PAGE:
My Season of Attention

Written by Jennifer Griggs

Last week I left the stove on, accidentally omitted a team member from an email, double-booked myself in the evening, and nearly ran out of gas well over 40 miles from the nearest gas station. I seem to spend my days buzzing from one open file to another on my computer, both energized and frantic in a desire to get everything done during the week to allow time for play on the weekend.

Choosing a new theme

Winter was my Season of Intention, and sticking with intention for the spring would have made sense. I considered play and creativity as well. But the whole leaving-the-stove-on episode brought my need to pay attention to the forefront. Intention referred to where I was going. Attention is being solidly where I am.

As with most words, the meaning of the “attention” has changed over time

The word attention shows up beginning in the late fourteenth century and at that time meant “a giving heed, active direction of the mind upon some object or topic,” from the Old French and from Latin before that. It literally means “to stretch toward.” 

Its meaning later evolved to “observant care” (around 1740) and then to the “power of mental concentration” (around 1870). Observant care (of others) thus transforms into an internally-focused power of mental behavior. Attention is observant care when I write an email so that I don’t accidentally exclude someone. Observant care allows deep listening when I’m with my clients, friends, daughters, husband, visiting family members, and when meditating. Harnessing the power of mental concentration when working so that one thing is done before another is opened. Active attention to the stove, still on, and the nearly empty gas tank but transformative intention when we slow down in service of others.

Paying attention is the most basic and profound expression of love.

Tara Brach

After completing our training, we physicians become “attendings.” We provide observant care to the patient. While we could not do what we do without our colleagues–nurses, pharmacists, social workers, physical therapists, and many others–only the physician responsible for the patient’s care is referred to as one who attends. My friend and colleague, Dr. Ron Epstein, author of Attending, writes, “Even in these difficult times in health care, I see more and more health professionals tending to the soil in which their focused attention, curiosity, creativity, compassion, and resilience can grow.” He continues, “…they are doing this in spite of their organizations, which they continue to find unsympathetic and unsupportive.” Attention is both essential and, in many ways, an element of being with ourselves and others that we have to seek out and protect no matter where we are.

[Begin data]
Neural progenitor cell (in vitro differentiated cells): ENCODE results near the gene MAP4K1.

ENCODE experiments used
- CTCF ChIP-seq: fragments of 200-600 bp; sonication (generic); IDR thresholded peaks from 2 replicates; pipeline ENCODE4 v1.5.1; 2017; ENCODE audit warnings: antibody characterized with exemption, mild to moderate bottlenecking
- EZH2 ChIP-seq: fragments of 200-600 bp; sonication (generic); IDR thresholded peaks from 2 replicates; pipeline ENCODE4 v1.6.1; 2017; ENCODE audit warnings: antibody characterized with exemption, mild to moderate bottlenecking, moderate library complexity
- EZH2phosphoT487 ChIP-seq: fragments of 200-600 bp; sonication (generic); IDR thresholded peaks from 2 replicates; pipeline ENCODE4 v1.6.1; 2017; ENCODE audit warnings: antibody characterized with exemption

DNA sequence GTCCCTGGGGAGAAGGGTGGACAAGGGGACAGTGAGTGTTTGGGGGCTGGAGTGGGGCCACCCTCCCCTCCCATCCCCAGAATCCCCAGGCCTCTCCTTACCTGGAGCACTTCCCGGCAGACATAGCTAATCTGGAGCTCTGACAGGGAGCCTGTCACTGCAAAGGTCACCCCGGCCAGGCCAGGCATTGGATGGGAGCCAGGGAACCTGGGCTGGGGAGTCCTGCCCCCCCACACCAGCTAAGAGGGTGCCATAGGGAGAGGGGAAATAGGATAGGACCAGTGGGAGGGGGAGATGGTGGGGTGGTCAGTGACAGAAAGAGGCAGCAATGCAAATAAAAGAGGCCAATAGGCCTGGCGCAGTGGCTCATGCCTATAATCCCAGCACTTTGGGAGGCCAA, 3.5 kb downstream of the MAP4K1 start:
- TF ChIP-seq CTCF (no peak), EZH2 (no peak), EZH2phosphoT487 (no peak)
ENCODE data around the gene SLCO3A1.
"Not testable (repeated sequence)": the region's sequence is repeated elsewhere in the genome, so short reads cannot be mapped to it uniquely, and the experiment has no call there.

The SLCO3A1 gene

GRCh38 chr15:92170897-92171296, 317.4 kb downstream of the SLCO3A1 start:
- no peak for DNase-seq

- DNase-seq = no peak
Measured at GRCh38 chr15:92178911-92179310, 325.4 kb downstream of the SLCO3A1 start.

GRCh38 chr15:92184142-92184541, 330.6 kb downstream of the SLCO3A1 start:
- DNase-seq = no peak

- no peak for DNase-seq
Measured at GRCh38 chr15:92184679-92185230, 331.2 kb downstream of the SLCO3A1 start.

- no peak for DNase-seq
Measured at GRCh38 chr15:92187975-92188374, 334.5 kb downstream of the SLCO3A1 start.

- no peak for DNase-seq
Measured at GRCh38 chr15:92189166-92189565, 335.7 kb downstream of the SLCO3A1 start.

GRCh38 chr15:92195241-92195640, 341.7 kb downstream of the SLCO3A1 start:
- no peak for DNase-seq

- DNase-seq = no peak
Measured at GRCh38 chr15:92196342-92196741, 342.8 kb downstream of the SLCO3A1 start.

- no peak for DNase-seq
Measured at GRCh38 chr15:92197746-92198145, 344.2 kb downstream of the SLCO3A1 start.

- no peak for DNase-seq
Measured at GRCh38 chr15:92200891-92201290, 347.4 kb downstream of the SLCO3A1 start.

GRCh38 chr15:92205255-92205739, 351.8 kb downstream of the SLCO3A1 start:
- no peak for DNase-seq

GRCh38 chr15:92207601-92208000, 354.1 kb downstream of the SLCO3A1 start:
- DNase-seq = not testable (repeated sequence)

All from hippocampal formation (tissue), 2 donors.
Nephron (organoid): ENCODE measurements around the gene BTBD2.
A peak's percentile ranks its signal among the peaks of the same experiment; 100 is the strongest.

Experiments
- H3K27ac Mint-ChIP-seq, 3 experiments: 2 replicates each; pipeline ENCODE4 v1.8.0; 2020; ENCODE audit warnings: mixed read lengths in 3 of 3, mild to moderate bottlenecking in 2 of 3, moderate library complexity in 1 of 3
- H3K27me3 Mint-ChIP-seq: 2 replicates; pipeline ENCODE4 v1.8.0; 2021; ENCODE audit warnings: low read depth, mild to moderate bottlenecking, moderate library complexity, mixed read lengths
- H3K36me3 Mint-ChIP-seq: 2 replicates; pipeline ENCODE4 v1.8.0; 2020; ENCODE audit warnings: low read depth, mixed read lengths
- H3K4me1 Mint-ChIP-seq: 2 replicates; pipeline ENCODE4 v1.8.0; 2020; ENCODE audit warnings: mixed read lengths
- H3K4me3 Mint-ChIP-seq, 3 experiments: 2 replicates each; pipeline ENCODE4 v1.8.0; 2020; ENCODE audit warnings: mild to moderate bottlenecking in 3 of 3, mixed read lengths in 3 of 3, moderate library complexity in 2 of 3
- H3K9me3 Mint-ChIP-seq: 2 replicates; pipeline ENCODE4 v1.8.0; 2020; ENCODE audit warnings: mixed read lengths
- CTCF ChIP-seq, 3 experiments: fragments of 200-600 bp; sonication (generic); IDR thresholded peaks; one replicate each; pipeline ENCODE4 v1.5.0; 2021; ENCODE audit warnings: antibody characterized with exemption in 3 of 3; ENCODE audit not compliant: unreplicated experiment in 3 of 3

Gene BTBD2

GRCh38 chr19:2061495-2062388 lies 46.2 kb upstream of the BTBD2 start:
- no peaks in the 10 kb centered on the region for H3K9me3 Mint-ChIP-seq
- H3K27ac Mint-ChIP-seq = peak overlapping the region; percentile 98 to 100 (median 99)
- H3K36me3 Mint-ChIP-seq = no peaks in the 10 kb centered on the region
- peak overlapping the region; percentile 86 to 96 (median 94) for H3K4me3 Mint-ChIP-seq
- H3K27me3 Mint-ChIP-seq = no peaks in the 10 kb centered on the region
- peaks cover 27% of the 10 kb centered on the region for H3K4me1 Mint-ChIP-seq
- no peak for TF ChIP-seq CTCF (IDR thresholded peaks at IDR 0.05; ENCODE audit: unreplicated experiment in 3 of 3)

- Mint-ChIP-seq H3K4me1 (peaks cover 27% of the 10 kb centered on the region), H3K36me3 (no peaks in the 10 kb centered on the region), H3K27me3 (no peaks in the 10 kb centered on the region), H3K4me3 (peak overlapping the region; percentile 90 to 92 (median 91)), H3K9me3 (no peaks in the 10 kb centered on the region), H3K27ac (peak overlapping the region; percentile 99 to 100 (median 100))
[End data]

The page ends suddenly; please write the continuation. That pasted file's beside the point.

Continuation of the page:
Is attention the same as mindfulness? 

Yes and a little more. Mindfulness helps strengthen your “muscle of attention.” Focusing on this breath, in this moment, is something that has helped me build a practice of being present. I meditate each morning and continue to call on this practice when I’m grateful, filled with awe, content, overwhelmed, anxious, sad, frantic.

In an age of speed, I began to think nothing could be more exhilarating than going slow. In an age of distraction, nothing can feel more luxurious than paying attention. And in an age of constant movement, nothing is more urgent than sitting still.

Pico Iyer

But I think that attention requires something in addition to mindfulness. In these days of hustle culture, slowing down enough to be attentive has become counterculture. Attention requires taking time, pushing other stimuli aside, and a concerted effort to protect our own attention and that of others. Rather than spreading thin the precious resource of our attention, we can be intentional about how we spend our attention. Whether providing observant care or honing our powers of concentration, attention is worth the effort and is worthy of having its own season.

How about you?

Would you benefit from taking some time to pay attention, to providing yourself and others observant care? What situations sap your attention? When are you most distracted? How can you intentionally protect your attention? What would it make possible if you were to devote attention to the people and things most important to you?

Photo credit Phoebe Engel